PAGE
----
Neighborhood Appreciation

Kids use observational skills when they explore the neighborhood around their school. They document landmark buildings and community organizations with instant cameras, and learn about neighborhood changes from parents, teachers, and community figures. Neighborhood appreciation occurs as students write about their excursions, use software to design a local map, and donate the finished product to the school.

For more about this special from Discovering the
Richness of Roxbury...
, e-mail Alma Wright, author and AT&T Teacher Disseminator
Learning Standards
  • Understand the concepts of physical geography.
  • Use technology to present information.
  • Conduct historical and social studies research.
  • Understand and use the writing process effectively.
  • Classroom Activities
    Preparation for walking tours becomes the studentsí responsibility as they read about community features. Locating local streets on a web site helps them plan routes. Students practice word processing skills to write and format permission slips, and invite parents and knowledgeable community members to

    walk with them. They learn about Polaroid cameras and strategize sharing procedures for each student group. During the tour, children take notes on their conversations with experts. Back in the classroom they develop chart stories and a neighborhood map.

    Community Activities
    Developing neighborhood know-how prepares students to act as Guides for a planned Neighborhood Tour. Displaying the map near the school entrance gives several classes a chance to visualize their environment.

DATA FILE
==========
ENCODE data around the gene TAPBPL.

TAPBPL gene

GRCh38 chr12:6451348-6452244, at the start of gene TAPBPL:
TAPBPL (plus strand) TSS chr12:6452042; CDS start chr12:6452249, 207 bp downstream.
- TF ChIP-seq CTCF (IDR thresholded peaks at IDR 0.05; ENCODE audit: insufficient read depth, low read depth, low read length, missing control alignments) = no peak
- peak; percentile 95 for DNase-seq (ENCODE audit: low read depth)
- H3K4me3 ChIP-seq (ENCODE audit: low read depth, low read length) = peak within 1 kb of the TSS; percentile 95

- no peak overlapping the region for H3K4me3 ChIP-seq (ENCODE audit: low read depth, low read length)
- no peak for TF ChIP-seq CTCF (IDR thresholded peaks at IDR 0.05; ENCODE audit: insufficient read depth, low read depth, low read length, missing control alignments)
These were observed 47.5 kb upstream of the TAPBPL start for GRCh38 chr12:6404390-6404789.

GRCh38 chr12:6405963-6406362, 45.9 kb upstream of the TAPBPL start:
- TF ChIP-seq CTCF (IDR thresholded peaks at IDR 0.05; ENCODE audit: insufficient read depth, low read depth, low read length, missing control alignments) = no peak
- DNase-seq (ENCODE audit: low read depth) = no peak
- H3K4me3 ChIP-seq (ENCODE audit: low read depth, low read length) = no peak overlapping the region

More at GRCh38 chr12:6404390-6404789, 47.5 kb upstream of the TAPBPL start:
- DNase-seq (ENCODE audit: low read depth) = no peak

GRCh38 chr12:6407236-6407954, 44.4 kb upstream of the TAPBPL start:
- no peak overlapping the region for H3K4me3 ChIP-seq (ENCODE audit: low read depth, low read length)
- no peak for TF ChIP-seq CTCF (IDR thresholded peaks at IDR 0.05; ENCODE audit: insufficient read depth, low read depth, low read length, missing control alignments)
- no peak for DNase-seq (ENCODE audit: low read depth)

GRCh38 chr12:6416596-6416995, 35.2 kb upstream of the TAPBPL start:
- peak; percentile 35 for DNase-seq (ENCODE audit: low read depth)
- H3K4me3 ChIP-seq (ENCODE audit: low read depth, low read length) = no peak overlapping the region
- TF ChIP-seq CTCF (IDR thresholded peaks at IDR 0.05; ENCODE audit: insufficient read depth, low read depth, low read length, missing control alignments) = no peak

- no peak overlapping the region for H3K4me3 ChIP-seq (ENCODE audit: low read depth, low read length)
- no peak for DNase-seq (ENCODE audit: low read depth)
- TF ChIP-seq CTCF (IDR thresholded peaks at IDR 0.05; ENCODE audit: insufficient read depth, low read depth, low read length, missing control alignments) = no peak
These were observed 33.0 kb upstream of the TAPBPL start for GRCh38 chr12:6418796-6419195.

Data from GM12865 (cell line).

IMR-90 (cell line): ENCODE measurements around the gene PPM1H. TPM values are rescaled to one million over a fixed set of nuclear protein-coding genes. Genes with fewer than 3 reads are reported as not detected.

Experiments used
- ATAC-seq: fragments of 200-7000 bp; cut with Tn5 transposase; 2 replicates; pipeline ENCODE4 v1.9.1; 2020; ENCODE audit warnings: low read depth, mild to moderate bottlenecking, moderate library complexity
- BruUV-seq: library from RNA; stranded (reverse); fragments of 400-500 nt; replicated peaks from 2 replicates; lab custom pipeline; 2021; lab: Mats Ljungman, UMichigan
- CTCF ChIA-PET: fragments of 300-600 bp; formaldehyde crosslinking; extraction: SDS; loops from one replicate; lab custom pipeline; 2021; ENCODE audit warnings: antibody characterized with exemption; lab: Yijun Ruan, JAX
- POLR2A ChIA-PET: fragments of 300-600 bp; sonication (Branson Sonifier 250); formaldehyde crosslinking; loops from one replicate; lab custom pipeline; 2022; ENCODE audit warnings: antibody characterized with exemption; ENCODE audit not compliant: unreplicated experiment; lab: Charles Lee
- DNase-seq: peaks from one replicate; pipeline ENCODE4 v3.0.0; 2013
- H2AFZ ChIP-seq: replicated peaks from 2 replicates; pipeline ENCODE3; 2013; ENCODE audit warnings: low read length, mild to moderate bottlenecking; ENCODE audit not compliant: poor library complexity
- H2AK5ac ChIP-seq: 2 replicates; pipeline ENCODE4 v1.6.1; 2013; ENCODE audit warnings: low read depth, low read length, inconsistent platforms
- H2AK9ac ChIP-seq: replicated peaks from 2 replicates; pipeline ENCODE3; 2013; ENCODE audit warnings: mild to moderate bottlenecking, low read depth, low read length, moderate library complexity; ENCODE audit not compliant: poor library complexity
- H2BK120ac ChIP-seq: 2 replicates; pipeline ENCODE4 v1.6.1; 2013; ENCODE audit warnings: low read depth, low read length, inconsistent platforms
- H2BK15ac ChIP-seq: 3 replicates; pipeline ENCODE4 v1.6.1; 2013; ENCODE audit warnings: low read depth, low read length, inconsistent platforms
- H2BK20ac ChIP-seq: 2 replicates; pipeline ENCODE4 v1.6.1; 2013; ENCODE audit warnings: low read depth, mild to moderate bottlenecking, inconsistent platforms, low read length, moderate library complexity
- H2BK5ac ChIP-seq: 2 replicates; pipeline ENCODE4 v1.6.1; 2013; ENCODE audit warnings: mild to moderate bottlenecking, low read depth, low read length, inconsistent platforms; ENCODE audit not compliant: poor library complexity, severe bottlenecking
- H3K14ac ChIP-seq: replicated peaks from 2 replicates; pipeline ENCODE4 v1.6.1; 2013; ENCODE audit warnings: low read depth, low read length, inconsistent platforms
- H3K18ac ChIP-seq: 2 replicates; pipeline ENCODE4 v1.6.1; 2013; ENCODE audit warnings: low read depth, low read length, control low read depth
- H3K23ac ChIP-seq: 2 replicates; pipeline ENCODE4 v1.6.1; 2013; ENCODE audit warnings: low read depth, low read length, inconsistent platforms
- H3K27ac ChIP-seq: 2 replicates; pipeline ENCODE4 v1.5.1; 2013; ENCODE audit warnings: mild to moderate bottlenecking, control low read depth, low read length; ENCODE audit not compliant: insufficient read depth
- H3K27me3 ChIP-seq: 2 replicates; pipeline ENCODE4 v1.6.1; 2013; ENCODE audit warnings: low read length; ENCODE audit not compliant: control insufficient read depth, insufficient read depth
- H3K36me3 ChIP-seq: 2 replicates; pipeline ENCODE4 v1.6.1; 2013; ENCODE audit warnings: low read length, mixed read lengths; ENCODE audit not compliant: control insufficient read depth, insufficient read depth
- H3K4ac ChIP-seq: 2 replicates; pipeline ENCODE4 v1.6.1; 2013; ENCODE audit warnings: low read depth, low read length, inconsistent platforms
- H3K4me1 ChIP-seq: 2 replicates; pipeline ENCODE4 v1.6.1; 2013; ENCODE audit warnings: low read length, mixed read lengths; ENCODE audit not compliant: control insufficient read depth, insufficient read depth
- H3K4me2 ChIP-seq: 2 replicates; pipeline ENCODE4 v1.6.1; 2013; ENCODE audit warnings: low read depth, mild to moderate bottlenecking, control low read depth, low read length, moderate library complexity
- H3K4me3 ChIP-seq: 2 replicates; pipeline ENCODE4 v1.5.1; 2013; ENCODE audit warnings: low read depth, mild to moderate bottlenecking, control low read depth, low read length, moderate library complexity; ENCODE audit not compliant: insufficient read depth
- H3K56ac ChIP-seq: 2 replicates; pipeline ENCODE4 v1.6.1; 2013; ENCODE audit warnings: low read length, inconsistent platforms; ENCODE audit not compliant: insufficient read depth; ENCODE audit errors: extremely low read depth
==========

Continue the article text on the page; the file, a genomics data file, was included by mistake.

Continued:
As students prepare to organize a Neighborhood Tour, they observe the demeanor of their invited guests and discuss skills needed to become a tour guide and a photographer.
    Exploring Our World and Communities by Kathleen M. Hollenbeck, 1997: Scholastic Inc.; My Community by Jill Norris, 1996: Evan-Moor Educational Publisher; How to Draw Maps and Charts by P. Beasant & A. Smith, 1993: Scholastic, Inc.; materials for invitations and stories, Polaroid cameras and film.
    Students word process invitations and permission slips with ClarisWorks; work with "Neighborhood Map Machine" and an overhead projector to create a local map; discover their own street maps on the Internet.
    Organizing and labeling photographs allow children and teacher to check for landmark recognition. The finished map product serves to evaluate developing map reading skills.

    Web Sites
    MapQuest is a powerful way for students to find their streets. Kids feel their own sense of place with this tool.

    More about Walking Tours can be found at the Boston Women's Heritage Trail